Monday, 29 June 2015

Ramadan Is Not a Time for Bloodshed What explains ISIS’s perversion of the Muslim holy month?

By Caner K. Dagli
Published in The Atlantic - All Rights Reserved

In a way, Ramadan combines the spirit of Christmas with the inwardness of the Easter season. Indeed, Muslims consider Ramadan to be the month that the Word of God (the Quran) first descended into the world through the revelation to Muhammad, as Christmas is the time when the Word of God (Jesus) came into the world through the virgin birth.
The Ramadan fast is marked by its anonymity and intimacy with God. The Prophet said that God says, “Every good deed is [rewarded] 10 times its like, up to 700 times, except for fasting. It is for Me, and I will reward it.” No one but God can see you fast. The Prophet said that especially while fasting one should not shout or return insults, but respond to an abuser by saying, “I am fasting. I am fasting.”

Just a day without food and one realizes how fragile the body is, how it becomes harder not only to move but even to think! It is a bodily experience of emptiness and poverty that Sufi Muslims say should be the state of the soul before God at all times. Muslims are reminded of the dependence of human beings upon that which is other than themselves for their happiness, and through the daily Ramadan ritual they practice breaking free of even their wholesome and licit desires in order to turn inward. It is an exercise of the spiritual heart overcoming the ego. The Prophet directed Muslims to the inner nature of the fast by warning, “Many people get nothing from the fast but hunger and thirst.”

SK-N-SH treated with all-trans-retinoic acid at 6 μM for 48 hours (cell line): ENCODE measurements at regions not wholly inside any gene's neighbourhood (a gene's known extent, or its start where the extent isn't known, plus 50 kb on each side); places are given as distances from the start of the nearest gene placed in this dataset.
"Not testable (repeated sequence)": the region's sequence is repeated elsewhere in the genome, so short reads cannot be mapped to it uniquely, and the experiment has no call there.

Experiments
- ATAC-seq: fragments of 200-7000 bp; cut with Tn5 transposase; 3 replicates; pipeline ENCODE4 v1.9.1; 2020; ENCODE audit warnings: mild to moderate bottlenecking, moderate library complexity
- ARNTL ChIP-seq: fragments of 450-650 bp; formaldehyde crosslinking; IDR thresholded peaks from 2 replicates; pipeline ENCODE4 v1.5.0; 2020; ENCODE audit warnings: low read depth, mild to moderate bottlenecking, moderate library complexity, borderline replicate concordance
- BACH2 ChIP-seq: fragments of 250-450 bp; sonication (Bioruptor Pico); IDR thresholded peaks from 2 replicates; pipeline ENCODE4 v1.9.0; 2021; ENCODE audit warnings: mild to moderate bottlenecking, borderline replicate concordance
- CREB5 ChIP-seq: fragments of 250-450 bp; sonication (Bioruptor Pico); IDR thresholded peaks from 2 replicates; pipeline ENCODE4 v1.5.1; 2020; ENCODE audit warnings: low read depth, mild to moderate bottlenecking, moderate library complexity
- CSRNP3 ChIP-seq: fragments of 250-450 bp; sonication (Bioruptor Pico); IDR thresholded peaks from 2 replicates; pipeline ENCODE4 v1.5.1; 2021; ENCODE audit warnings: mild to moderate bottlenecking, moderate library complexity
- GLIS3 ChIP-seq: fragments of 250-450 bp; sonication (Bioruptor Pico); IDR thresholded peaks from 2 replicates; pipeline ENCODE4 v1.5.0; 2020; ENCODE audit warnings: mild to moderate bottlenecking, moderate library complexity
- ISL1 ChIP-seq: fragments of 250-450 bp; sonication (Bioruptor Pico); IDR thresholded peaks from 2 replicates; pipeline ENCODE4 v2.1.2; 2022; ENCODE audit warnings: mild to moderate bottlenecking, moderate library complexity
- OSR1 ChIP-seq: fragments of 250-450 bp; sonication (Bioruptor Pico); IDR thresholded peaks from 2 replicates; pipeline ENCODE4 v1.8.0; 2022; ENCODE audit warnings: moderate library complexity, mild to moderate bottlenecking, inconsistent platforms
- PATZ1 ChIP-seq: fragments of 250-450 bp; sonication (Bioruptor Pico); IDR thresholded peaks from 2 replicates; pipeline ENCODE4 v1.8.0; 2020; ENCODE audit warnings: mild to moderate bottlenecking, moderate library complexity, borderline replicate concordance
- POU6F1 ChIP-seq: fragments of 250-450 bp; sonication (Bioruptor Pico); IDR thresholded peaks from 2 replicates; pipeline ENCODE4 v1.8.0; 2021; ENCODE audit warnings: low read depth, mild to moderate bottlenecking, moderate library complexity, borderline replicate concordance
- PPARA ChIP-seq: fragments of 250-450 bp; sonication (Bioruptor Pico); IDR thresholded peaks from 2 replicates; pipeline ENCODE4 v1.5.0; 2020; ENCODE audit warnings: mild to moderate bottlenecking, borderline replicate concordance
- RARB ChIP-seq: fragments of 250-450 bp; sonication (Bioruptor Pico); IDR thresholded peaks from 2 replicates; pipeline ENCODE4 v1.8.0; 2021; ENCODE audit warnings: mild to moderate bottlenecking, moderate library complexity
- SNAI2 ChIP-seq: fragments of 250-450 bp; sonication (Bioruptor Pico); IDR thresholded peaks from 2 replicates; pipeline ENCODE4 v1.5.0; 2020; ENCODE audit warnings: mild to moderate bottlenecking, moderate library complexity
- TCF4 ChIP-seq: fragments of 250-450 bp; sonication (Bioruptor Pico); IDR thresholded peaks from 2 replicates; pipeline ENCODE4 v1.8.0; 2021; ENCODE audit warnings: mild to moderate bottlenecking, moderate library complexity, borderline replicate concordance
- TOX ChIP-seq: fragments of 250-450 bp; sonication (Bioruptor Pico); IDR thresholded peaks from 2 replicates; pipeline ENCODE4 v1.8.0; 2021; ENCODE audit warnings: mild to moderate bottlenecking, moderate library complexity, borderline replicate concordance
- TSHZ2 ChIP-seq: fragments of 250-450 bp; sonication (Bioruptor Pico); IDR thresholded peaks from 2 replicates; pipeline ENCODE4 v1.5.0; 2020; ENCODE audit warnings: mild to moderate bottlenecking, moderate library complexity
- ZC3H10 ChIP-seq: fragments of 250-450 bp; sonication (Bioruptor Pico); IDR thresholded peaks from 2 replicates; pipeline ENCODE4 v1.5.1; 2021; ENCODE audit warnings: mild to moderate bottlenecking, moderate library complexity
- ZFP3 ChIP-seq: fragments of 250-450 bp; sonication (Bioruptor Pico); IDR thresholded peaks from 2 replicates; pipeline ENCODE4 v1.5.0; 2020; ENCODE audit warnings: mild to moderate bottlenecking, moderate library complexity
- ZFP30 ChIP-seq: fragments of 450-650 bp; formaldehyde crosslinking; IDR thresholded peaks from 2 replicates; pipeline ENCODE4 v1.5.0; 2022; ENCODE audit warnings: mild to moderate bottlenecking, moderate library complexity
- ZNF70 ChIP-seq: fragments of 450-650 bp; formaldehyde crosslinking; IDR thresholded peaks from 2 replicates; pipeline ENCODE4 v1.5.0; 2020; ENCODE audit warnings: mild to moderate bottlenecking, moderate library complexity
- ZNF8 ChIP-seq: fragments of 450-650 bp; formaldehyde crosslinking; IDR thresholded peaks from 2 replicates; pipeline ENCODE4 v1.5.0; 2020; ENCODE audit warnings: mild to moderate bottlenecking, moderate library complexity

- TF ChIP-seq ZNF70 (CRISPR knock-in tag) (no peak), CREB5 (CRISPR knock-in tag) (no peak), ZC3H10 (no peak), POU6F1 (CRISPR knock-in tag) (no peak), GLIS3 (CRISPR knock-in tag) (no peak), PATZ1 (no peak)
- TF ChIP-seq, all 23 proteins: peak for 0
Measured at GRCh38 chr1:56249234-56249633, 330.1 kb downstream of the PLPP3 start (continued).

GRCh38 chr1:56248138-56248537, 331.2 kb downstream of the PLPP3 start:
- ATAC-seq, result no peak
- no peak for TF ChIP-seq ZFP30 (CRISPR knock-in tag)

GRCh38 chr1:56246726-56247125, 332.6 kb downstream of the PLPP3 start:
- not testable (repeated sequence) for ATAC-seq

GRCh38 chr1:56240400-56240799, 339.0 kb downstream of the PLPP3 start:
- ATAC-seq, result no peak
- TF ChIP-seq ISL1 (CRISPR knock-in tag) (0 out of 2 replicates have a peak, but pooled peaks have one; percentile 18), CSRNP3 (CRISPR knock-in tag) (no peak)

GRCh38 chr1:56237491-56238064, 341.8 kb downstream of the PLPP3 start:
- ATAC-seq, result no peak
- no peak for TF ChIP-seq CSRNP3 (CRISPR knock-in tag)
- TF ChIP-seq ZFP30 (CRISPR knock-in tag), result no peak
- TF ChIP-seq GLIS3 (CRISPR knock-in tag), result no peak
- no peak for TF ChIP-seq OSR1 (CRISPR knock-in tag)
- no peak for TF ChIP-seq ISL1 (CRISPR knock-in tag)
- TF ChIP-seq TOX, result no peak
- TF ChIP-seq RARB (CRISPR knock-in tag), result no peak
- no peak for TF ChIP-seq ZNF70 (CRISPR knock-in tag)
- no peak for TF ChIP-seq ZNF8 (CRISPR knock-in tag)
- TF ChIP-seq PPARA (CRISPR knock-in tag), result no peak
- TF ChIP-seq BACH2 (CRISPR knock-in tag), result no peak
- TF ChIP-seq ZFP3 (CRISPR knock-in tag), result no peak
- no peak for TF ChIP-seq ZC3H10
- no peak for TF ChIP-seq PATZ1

* * *
In contrast, at the beginning of the current month of Ramadan, an ISIS spokesman said, “Aspire to battle in this noble month … make Ramadan a month of disasters for the unbelievers.” It was a message that mangled lofty teachings about the holy month drawn from sayings of the Prophet and combined them with warmongering rhetoric whose spirit was summed up in the spokesman’s declaration, “No acts of worship are equal to [military] jihad.” On Friday, the second Friday of Ramadan and just days after the release of the statement, vicious attacks struck three different countries. ISIS has claimed responsibility for the atrocities in Kuwait and Tunisia, but not, as yet, France.

The group’s brutality has also escalated in Syria, where at least 145 civilians were reportedly killed in the town of Kobani.

It is tempting to view ISIS’s Ramadan statement as a manifestation of dueling (and tiresome) narratives between a fringe and a mainstream—“ISIS is Islamic!”, “No, it’s not!”—but in reality there is something deeper going on.

A great danger in all religions is the drift from the inward to the outward, resulting in a focus on the shell at the expense of the kernel. When this happens, rituals like fasting are seen less as interiorizing and illuminating ways of approaching God, and more as measures of conformity and participation in a greater human project. For those people who are usually but misleadingly called fundamentalists (even the most peaceful kind), the pursuits of truth, law, contemplation, and social life are often mashed together into a mechanistic fervor in the service of a supreme goal: the fulfillment of an ideological blueprint. These people fuse and confuse the spiritual and the material, and measure all goodness in terms of adherence to a pre-ordained program and vision of what society (and perhaps the entire world) is supposed to look like.